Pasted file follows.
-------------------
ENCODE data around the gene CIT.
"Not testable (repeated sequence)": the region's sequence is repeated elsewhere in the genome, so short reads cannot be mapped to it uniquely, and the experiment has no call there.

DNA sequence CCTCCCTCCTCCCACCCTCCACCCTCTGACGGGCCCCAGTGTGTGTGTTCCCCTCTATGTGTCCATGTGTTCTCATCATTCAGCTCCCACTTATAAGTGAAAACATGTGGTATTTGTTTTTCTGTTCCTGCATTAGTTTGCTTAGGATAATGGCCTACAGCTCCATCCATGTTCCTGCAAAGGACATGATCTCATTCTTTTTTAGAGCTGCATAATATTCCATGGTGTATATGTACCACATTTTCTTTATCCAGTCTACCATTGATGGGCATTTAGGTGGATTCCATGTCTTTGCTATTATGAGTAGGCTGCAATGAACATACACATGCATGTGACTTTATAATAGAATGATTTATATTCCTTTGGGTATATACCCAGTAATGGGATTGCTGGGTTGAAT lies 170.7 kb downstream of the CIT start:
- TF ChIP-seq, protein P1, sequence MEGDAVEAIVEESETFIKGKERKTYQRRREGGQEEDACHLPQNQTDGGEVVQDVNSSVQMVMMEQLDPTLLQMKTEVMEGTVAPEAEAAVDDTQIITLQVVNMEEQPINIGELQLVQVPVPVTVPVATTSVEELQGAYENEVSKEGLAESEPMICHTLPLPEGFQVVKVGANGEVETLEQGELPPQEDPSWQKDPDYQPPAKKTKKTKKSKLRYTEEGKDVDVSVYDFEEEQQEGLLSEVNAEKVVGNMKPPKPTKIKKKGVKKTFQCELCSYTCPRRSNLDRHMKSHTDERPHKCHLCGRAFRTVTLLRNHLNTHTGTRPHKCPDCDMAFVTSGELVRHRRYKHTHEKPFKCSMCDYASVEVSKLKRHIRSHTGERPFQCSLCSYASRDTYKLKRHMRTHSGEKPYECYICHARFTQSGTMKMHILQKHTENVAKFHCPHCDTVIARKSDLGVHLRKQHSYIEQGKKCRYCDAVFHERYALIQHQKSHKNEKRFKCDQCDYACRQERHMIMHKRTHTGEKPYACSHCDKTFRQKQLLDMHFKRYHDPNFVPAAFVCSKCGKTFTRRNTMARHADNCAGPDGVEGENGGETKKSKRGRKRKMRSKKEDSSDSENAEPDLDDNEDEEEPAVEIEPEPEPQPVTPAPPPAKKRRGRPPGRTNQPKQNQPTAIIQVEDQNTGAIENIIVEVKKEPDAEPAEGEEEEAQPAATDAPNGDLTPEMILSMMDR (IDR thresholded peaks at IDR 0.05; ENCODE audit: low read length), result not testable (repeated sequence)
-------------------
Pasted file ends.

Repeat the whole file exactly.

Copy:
ENCODE data around the gene CIT.
"Not testable (repeated sequence)": the region's sequence is repeated elsewhere in the genome, so short reads cannot be mapped to it uniquely, and the experiment has no call there.

DNA sequence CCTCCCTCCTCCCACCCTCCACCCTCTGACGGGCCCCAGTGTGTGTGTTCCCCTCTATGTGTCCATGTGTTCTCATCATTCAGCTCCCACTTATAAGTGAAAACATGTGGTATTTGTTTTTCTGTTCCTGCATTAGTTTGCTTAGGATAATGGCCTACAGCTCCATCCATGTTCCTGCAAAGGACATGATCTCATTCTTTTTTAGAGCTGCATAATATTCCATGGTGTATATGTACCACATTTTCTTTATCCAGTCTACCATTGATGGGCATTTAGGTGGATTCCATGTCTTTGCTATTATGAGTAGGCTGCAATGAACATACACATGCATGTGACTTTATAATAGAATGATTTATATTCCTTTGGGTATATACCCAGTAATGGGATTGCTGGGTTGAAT lies 170.7 kb downstream of the CIT start:
- TF ChIP-seq, protein P1, sequence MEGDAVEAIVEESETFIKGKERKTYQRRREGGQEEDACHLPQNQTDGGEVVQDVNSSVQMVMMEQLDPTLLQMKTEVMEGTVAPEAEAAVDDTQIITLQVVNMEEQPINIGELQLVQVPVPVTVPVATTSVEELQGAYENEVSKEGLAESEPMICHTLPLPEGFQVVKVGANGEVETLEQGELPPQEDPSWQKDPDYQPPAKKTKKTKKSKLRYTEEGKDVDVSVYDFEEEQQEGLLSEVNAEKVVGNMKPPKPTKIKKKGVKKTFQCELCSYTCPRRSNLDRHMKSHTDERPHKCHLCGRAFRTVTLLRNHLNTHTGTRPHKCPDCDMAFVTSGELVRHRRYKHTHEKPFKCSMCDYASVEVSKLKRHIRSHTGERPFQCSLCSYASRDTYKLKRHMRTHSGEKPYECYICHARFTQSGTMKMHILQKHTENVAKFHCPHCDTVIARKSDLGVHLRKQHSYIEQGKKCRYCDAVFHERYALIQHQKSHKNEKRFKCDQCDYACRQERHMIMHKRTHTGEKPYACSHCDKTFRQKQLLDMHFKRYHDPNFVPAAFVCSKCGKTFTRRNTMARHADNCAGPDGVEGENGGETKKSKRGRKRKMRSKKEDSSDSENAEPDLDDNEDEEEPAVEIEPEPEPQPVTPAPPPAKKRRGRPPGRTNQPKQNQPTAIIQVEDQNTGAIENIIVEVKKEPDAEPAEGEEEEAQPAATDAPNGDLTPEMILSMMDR (IDR thresholded peaks at IDR 0.05; ENCODE audit: low read length), result not testable (repeated sequence)